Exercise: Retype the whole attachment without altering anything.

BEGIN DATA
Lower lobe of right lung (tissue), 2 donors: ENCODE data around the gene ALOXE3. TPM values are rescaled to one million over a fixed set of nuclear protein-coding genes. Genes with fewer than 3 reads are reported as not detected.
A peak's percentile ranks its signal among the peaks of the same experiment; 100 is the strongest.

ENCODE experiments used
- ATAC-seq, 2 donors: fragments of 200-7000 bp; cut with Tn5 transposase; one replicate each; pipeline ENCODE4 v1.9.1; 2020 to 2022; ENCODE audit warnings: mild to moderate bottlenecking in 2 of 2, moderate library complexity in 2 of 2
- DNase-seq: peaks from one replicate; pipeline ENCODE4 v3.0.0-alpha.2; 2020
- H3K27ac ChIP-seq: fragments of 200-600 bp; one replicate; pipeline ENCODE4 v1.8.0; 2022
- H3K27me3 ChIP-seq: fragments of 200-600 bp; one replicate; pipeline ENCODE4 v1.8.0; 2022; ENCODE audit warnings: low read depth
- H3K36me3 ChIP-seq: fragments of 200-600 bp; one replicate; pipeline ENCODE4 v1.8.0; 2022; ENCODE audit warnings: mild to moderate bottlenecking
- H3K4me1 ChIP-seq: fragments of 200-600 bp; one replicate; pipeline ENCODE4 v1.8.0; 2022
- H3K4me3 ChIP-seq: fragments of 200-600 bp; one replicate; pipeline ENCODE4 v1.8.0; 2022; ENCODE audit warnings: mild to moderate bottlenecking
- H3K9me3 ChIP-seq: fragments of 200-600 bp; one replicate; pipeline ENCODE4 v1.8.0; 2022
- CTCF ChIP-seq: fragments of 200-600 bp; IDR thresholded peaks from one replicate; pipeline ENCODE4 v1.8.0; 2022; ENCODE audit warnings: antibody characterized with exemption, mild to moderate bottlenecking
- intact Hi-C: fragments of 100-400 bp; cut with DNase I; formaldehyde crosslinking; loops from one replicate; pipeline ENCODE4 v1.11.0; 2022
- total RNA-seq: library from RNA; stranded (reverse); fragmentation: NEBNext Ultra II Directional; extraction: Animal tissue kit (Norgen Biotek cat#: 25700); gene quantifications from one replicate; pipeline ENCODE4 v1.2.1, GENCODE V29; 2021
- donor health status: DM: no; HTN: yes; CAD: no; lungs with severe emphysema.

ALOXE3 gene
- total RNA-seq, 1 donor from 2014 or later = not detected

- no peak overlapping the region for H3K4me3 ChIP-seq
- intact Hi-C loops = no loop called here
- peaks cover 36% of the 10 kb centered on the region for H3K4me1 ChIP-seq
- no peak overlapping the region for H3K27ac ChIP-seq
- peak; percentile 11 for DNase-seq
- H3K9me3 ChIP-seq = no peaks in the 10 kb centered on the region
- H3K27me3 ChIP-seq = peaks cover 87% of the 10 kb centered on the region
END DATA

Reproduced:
Lower lobe of right lung (tissue), 2 donors: ENCODE data around the gene ALOXE3. TPM values are rescaled to one million over a fixed set of nuclear protein-coding genes. Genes with fewer than 3 reads are reported as not detected.
A peak's percentile ranks its signal among the peaks of the same experiment; 100 is the strongest.

ENCODE experiments used
- ATAC-seq, 2 donors: fragments of 200-7000 bp; cut with Tn5 transposase; one replicate each; pipeline ENCODE4 v1.9.1; 2020 to 2022; ENCODE audit warnings: mild to moderate bottlenecking in 2 of 2, moderate library complexity in 2 of 2
- DNase-seq: peaks from one replicate; pipeline ENCODE4 v3.0.0-alpha.2; 2020
- H3K27ac ChIP-seq: fragments of 200-600 bp; one replicate; pipeline ENCODE4 v1.8.0; 2022
- H3K27me3 ChIP-seq: fragments of 200-600 bp; one replicate; pipeline ENCODE4 v1.8.0; 2022; ENCODE audit warnings: low read depth
- H3K36me3 ChIP-seq: fragments of 200-600 bp; one replicate; pipeline ENCODE4 v1.8.0; 2022; ENCODE audit warnings: mild to moderate bottlenecking
- H3K4me1 ChIP-seq: fragments of 200-600 bp; one replicate; pipeline ENCODE4 v1.8.0; 2022
- H3K4me3 ChIP-seq: fragments of 200-600 bp; one replicate; pipeline ENCODE4 v1.8.0; 2022; ENCODE audit warnings: mild to moderate bottlenecking
- H3K9me3 ChIP-seq: fragments of 200-600 bp; one replicate; pipeline ENCODE4 v1.8.0; 2022
- CTCF ChIP-seq: fragments of 200-600 bp; IDR thresholded peaks from one replicate; pipeline ENCODE4 v1.8.0; 2022; ENCODE audit warnings: antibody characterized with exemption, mild to moderate bottlenecking
- intact Hi-C: fragments of 100-400 bp; cut with DNase I; formaldehyde crosslinking; loops from one replicate; pipeline ENCODE4 v1.11.0; 2022
- total RNA-seq: library from RNA; stranded (reverse); fragmentation: NEBNext Ultra II Directional; extraction: Animal tissue kit (Norgen Biotek cat#: 25700); gene quantifications from one replicate; pipeline ENCODE4 v1.2.1, GENCODE V29; 2021
- donor health status: DM: no; HTN: yes; CAD: no; lungs with severe emphysema.

ALOXE3 gene
- total RNA-seq, 1 donor from 2014 or later = not detected

- no peak overlapping the region for H3K4me3 ChIP-seq
- intact Hi-C loops = no loop called here
- peaks cover 36% of the 10 kb centered on the region for H3K4me1 ChIP-seq
- no peak overlapping the region for H3K27ac ChIP-seq
- peak; percentile 11 for DNase-seq
- H3K9me3 ChIP-seq = no peaks in the 10 kb centered on the region
- H3K27me3 ChIP-seq = peaks cover 87% of the 10 kb centered on the region